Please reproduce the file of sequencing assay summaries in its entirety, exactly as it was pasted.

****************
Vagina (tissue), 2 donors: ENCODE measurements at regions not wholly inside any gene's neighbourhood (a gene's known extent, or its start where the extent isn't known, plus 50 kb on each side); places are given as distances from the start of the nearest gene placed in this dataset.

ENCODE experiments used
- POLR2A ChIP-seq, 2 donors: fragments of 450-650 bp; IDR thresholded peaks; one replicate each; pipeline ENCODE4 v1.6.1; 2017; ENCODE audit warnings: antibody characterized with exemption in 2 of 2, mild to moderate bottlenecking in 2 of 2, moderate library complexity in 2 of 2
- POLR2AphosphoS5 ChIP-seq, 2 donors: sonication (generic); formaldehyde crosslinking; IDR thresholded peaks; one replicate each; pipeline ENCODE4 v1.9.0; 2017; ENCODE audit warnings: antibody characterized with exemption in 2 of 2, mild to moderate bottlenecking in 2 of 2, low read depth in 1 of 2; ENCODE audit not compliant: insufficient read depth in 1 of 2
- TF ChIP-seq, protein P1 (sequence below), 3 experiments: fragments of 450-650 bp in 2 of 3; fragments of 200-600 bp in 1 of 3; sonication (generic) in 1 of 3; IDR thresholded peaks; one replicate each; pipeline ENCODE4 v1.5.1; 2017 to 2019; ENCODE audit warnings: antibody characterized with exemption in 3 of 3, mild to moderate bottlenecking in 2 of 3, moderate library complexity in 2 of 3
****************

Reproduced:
Vagina (tissue), 2 donors: ENCODE measurements at regions not wholly inside any gene's neighbourhood (a gene's known extent, or its start where the extent isn't known, plus 50 kb on each side); places are given as distances from the start of the nearest gene placed in this dataset.

ENCODE experiments used
- POLR2A ChIP-seq, 2 donors: fragments of 450-650 bp; IDR thresholded peaks; one replicate each; pipeline ENCODE4 v1.6.1; 2017; ENCODE audit warnings: antibody characterized with exemption in 2 of 2, mild to moderate bottlenecking in 2 of 2, moderate library complexity in 2 of 2
- POLR2AphosphoS5 ChIP-seq, 2 donors: sonication (generic); formaldehyde crosslinking; IDR thresholded peaks; one replicate each; pipeline ENCODE4 v1.9.0; 2017; ENCODE audit warnings: antibody characterized with exemption in 2 of 2, mild to moderate bottlenecking in 2 of 2, low read depth in 1 of 2; ENCODE audit not compliant: insufficient read depth in 1 of 2
- TF ChIP-seq, protein P1 (sequence below), 3 experiments: fragments of 450-650 bp in 2 of 3; fragments of 200-600 bp in 1 of 3; sonication (generic) in 1 of 3; IDR thresholded peaks; one replicate each; pipeline ENCODE4 v1.5.1; 2017 to 2019; ENCODE audit warnings: antibody characterized with exemption in 3 of 3, mild to moderate bottlenecking in 2 of 3, moderate library complexity in 2 of 3